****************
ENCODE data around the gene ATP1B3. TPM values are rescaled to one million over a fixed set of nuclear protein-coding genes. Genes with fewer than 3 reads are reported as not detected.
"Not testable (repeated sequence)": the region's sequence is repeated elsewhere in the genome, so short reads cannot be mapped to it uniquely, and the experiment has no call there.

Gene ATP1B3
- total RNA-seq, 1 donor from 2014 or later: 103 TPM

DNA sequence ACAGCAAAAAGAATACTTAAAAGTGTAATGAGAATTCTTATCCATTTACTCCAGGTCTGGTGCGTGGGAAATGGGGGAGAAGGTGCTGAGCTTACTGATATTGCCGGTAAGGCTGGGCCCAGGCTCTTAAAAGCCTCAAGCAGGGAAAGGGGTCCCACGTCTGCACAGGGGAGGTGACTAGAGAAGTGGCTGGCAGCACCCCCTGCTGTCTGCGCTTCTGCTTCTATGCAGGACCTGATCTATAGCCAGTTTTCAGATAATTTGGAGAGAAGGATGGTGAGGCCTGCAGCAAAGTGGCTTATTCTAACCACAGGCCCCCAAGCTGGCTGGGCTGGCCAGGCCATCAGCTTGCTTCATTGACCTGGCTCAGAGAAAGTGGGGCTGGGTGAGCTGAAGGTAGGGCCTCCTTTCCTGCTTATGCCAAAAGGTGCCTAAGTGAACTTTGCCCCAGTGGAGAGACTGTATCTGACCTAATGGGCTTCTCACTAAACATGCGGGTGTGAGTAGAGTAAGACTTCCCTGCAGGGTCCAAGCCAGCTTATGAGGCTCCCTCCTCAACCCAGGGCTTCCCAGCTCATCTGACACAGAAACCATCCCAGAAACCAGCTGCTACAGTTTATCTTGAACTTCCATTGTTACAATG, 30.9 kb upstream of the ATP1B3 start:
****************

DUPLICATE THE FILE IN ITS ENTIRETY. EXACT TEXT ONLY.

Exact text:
ENCODE data around the gene ATP1B3. TPM values are rescaled to one million over a fixed set of nuclear protein-coding genes. Genes with fewer than 3 reads are reported as not detected.
"Not testable (repeated sequence)": the region's sequence is repeated elsewhere in the genome, so short reads cannot be mapped to it uniquely, and the experiment has no call there.

Gene ATP1B3
- total RNA-seq, 1 donor from 2014 or later: 103 TPM

DNA sequence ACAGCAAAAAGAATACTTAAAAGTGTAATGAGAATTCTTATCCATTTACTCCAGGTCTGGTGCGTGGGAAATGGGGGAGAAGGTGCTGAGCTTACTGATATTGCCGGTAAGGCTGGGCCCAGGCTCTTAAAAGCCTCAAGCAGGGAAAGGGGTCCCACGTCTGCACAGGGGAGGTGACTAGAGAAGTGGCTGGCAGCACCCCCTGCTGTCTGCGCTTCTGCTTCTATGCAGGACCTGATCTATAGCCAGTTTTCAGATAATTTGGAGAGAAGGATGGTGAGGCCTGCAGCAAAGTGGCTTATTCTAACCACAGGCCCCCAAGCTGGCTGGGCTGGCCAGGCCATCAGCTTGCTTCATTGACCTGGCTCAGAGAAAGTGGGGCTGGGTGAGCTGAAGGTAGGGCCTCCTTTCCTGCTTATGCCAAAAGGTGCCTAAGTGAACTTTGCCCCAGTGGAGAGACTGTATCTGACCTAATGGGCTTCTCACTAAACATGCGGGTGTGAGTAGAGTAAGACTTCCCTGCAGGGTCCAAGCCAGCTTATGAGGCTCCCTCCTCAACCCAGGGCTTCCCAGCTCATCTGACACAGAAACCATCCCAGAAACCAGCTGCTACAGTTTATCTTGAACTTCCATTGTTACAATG, 30.9 kb upstream of the ATP1B3 start: